On a conference call with supporters shortly after Trump's remarks, Sanders responded, "I would love to run against Trump and I think we would not only win, I think we would win with a very good margin."

Sanders also called Trump a "pathological liar" who says whatever he wants to say and thinks it's the truth.

Trump's rally was scheduled for the same time as President Barack Obama's televised town hall on gun violence in America, and he also broached the topic.

While Trump often vows to eliminate gun-free zones if he's elected, he expanded his pledge Thursday to include schools.

"I will get rid of gun-free zones on schools and — you have to — and on military bases, my first day, it gets signed, OK? My first day," he said.

People began lining up at dawn to attend the event and more than 100 people were already in line by midday, with over seven hours to go before the event. By the time the doors opened at 5 p.m., the line snaked on for blocks.

Sarah Rucki, a special education teacher from St. Albans, brought her 12-year-old son, Gage, also a Trump fan.

"I think that it's pretty awesome that he's coming into Bernie country to speak to those of us that do exist and so support him up here," she said.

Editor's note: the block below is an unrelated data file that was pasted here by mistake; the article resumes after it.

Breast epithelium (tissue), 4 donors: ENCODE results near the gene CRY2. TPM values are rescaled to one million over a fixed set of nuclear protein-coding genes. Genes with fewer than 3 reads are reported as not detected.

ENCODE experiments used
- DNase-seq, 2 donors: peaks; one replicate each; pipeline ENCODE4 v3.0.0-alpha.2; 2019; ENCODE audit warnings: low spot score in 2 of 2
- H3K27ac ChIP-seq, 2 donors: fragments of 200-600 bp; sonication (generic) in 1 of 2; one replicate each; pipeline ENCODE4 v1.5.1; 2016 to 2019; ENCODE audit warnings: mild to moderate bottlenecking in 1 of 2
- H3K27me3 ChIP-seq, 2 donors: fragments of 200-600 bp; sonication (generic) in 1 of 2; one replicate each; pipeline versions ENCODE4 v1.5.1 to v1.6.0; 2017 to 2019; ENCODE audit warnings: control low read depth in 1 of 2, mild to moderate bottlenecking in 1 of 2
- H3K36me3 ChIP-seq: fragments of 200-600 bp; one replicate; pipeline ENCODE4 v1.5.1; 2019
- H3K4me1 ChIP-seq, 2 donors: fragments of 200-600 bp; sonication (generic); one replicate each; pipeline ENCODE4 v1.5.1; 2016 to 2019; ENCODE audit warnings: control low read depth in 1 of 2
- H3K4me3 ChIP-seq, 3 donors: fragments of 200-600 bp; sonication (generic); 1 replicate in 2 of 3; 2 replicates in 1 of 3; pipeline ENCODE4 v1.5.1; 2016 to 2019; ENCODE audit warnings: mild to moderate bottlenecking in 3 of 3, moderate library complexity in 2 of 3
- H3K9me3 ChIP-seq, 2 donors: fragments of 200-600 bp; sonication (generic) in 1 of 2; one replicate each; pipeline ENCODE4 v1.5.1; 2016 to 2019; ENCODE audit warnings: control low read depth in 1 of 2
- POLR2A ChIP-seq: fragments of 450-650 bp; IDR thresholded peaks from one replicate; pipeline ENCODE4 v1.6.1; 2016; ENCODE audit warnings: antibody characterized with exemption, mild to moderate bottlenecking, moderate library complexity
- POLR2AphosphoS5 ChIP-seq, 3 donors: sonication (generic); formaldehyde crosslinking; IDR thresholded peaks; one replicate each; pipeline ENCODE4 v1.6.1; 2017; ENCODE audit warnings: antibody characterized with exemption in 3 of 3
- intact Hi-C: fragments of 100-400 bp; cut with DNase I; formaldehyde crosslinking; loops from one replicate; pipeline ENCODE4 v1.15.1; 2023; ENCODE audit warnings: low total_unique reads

Trump opponents also turned out early and shouted back and forth with supporters as they filtered into the theater. They stood outside during Trump's speech, and cheered when people left the building.

As people streamed out, some Trump supporters raised their Trump signs in defiance.

Chants of "Bernie, Bernie" came from protesters.



Advertisements

Latest Canada & World News

  • Softwood lumber decision Tuesday is Trump's next chance to hammer Canada

    Canada News CBC News
    U.S. Commerce Secretary Wilbur Ross stood beside Donald Trump as the U.S. president called Canada's actions against American trade interests "a disgrace." "That also includes what's happening along our northern border states with Canada, having to do with lumber and timber," he said, a vague snark that swivelled heads on both sides of the border. Source
  • Lexin Resources and the dark side of Alberta's downturn

    Canada News CBC News
    It was nearly a year ago when Allan MacRae got a call from a friend and former colleague warning of trouble brewing at a small Alberta natural gas producer. Lexin Resources wasn't on the radar of most Albertans last spring, but it was under scrutiny from the Alberta Energy Regulator (AER), and some of its own employees had become concerned about safety. Source
  • Beware unintended consequences as governments meddle in real estate: Don Pittis

    Canada News CBC News
    In a science fiction tale by the late Iain Banks, the only way a huge computer can make a truly accurate predictive model is to create a near-perfect simulation, including recreating the realistic lives of all the people involved. Source
  • 'Embarrassment to Canadians': abuse, humiliation occurred at bases across country, soldiers say